The third theme of the report that resonated at the conference was Achieving Higher Levels of Education. Several state workforce centers presented about how effectively they have moved the dial on the baccalaureate education of RNs. Although it was acknowledged that the goal of 80% of the nursing workforce being prepared minimally at the baccalaureate level will unlikely be met by 2020, progress toward the goal must continue in order to foster quality care and patient safety. Nationally, the proportion of U.S.-educated first-time NCLEX takers prepared at the baccalaureate level increased from 39.3% in 2010 to 44.9% in 2015 (Campaign for Action, 2016a). Of note, the numbers of baccalaureate graduates increased 28% from 55,407 to 70,889 in that same time frame. Regarding doctoral preparation, the proliferation of Doctor of Nursing Practice (DNP) programs enabled more than doubling the number of doctorally prepared nurses, with the number of DNPs increasing by more than 200%. However, there will be renewed emphasis on nurses pursuing the PhD (growth rate of 33%) to facilitate an adequate faculty pipeline for the future (Campaign for Action, 2016b).
The fourth theme is Promoting Diversity. Several state coalitions reported on creative projects that have facilitated attracting diverse students into nursing. These have helped increase the representation of racial and ethnic minorities, but nationally, the numbers do not yet reflect the population. In addition, the proportion of male nurses still hovers at 12%. Of interest to nurse educators was the creation of programs that increase exposure about the profession to students in the 5th grade. Further, emphasis on holistic admission policies at the collegiate level, as well as creative community college partnerships, was promoted to further diversify the workforce. Faculty play a key role in the admissions process and have the capacity to engage in creative solutions to meet this goal.
The final theme, and the emphasis of the conference, was Improving Workforce Data Infrastructure. Fraher (2017) indicated that models that predict workforce supply are difficult because they consider variables such as epidemiology, demography, socioeconomic and risk factors, and disease prevalence. Demand models are even more challenging as they require consideration of patient expectations, payment, models of care, and insurance and income. Buerhaus (2017) indicated that nurses from the Baby Boomer generation are retiring in increasing numbers. Projections indicate that the workforce should be able to replace Baby Boomers on a national, aggregate basis. There will likely be a distribution problem, versus a supply problem, in the future. A significant variable in supply, however, will be the work habits of the Millennial generation, which will dominate the workforce in the mid 2020s and beyond. Unfortunately, at this point in time, work habits have not been available for a sufficient period of time to assist in modeling the workforce of the future.
The National Forum of State Nursing Workforce Centers demonstrated the progress that has been made since the publication of the Future of Nursing report (Institute of Medicine, 2010). It also provided evidence that consolidating around common goals can facilitate a new reality in which nurses can lead the way to a healthy nation. Nurse educators should take leadership roles to further advance schools of nursing in preparing the dynamic workforce of the future.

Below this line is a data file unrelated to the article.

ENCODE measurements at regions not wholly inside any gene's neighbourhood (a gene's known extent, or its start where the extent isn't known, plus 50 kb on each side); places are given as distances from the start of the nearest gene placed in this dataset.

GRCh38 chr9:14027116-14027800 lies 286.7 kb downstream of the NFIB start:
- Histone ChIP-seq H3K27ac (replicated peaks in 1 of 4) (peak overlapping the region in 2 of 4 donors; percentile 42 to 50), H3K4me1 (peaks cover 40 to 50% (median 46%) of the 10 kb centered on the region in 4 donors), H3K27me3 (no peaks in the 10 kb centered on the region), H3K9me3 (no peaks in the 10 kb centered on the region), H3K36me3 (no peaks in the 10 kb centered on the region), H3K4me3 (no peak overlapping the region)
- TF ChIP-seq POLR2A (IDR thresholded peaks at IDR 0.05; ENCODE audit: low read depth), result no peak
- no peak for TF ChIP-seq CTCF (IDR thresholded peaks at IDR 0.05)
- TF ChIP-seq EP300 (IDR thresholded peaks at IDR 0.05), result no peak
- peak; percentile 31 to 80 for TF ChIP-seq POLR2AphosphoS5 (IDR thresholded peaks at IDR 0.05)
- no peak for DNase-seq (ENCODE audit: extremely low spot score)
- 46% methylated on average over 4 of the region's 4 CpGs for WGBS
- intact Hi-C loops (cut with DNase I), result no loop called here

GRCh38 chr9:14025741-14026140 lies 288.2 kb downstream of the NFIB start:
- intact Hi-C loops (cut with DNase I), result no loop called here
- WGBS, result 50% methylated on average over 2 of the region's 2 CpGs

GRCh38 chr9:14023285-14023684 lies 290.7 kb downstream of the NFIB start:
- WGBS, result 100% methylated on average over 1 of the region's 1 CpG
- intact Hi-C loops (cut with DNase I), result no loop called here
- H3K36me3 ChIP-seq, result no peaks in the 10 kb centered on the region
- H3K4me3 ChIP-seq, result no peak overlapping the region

Amy J. Barton, PhD, RN, FAAN
- Buerhaus, P. (2017, June7). Projections of decelerating growth in the size of the RN workforce: A generational perspective. Speech presented at The Nursing Workforce & Health Reform: Trends and Opportunities in a New Political Era. , Denver, CO. .
- Campaign for Action. (2016a). Number and percent of U.S.-educated, first-time NCLEX-takers with BSN. Retrieved from https://campaignforaction.org/resource/unumber-percent-u-s-educated-first-time-nclex-takers-bsn/
- Campaign for Action. (2016b). Number of people receiving nursing doctoral degrees annually. Retrieved from https://campaignforaction.org/resource/number-people-receiving-nursing-doctoral-degrees-annually/
- Fraher, E. (2017, June8). The state of nursing workforce models: Lessons learned from state and national efforts. Speech presented at The Nursing Workforce & Health Reform: Trends and Opportunities in a New Political Era. . Denver, CO. .
- Institute of Medicine. (2010). The future of nursing: Leading change, advancing health. Washington, DC: The National Academies Press.
- Josiah Macy Jr. Foundation. (2016). Registered nurses: Partners in transforming primary care. Recommendations from the Macy Foundation Conference on preparing registered nurses for enhanced roles in primary care. New York, NY: Author.
- Mason, D. (2017, June7). Building the nation's primary care capacity: Nursing's mandate for leadership. Speech presented at The Nursing Workforce & Health Reform: Trends and Opportunities in a New Political Era. , Denver, CO. .
- National Academies of Sciences, Engineering and Medicine. (2015). Assessing progress on the Institute of Medicine report The Future of Nursing. Washington, DC: The National Academies Press.
- Wilensky, G. (2017, June7). Reforming health care reform. Speech presented at The Nursing Workforce & Health Reform: Trends and Opportunities in a New Political Era. , Denver, CO. .